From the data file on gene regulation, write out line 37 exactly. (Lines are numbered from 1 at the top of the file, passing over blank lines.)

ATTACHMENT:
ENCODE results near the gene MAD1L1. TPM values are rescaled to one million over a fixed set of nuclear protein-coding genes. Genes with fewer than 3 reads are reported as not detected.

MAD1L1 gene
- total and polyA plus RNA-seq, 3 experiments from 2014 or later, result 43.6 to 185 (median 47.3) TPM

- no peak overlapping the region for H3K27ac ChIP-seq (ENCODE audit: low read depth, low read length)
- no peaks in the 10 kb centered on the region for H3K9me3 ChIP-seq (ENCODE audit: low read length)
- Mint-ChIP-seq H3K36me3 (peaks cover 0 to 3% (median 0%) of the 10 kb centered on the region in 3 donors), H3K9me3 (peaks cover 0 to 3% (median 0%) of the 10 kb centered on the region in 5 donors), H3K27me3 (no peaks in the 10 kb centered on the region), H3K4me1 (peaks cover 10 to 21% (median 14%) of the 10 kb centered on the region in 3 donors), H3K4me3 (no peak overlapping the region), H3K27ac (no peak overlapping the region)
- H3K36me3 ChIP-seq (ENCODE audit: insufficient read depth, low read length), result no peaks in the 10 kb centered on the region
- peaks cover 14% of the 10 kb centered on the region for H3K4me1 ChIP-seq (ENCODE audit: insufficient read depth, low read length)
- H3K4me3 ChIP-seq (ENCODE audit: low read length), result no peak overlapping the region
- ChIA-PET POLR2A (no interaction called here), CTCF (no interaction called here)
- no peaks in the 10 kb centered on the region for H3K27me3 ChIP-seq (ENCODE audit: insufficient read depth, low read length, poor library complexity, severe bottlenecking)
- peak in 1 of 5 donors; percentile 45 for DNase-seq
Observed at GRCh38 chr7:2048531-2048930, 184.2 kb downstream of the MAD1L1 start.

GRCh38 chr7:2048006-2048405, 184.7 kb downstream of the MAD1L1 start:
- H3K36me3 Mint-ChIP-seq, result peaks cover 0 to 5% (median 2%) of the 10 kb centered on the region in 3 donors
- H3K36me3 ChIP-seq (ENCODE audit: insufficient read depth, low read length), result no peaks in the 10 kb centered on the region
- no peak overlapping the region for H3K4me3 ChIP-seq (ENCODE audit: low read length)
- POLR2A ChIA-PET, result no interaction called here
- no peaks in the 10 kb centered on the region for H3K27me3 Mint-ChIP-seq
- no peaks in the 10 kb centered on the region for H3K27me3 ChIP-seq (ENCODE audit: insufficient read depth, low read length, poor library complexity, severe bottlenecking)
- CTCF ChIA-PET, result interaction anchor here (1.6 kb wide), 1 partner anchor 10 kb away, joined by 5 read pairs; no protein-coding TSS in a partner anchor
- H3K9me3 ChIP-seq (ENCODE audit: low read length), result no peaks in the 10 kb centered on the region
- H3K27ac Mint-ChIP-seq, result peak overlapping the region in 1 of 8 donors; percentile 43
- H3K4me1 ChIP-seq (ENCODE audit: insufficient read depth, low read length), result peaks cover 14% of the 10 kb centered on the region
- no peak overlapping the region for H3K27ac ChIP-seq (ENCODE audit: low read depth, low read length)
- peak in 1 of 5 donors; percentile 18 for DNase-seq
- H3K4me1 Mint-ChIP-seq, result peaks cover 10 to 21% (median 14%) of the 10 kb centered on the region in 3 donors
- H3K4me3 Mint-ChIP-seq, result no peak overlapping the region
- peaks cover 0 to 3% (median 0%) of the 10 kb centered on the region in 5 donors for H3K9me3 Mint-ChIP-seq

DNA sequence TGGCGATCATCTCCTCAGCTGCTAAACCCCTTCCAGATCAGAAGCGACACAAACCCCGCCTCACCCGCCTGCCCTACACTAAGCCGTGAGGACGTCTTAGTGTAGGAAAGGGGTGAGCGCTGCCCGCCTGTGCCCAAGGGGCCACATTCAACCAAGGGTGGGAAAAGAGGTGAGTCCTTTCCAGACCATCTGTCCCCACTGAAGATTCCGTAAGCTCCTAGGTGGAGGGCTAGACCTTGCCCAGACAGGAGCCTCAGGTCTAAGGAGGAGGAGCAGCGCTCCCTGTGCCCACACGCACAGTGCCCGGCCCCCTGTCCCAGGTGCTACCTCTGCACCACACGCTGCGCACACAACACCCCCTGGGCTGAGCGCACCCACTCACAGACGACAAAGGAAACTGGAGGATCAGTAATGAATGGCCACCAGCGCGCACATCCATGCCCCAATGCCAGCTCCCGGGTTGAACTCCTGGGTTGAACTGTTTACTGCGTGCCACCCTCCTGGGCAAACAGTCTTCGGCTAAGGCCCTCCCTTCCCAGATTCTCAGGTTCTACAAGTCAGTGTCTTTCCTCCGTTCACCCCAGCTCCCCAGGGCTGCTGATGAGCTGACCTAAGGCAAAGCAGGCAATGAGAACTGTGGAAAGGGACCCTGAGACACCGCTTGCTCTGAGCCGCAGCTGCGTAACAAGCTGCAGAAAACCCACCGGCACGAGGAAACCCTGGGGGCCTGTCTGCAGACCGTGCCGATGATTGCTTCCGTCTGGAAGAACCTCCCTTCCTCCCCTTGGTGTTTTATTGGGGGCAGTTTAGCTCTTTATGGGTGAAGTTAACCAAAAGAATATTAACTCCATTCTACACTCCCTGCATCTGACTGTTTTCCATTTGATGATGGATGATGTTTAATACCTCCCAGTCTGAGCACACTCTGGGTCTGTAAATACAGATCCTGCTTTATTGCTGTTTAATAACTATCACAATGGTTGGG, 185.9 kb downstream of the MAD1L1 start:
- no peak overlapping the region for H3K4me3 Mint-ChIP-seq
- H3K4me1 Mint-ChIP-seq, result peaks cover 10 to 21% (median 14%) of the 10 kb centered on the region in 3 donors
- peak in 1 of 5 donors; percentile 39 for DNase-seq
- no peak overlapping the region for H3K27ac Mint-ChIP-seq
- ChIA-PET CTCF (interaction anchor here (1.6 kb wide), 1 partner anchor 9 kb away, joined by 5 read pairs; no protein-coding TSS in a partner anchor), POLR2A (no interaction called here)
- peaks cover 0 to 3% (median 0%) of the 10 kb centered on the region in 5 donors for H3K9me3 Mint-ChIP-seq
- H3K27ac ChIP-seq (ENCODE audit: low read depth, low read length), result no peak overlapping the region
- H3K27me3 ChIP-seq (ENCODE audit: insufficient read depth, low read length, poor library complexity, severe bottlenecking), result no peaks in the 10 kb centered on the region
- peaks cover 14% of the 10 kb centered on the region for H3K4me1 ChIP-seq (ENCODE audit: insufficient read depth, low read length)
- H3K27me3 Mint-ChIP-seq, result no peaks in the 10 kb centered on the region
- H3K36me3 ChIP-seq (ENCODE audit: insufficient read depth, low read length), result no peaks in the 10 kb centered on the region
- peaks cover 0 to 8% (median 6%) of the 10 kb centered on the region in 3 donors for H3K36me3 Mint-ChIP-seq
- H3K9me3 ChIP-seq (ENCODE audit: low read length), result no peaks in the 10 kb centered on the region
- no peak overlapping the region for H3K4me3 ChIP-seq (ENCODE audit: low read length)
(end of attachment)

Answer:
- H3K27ac ChIP-seq (ENCODE audit: low read depth, low read length), result no peak overlapping the region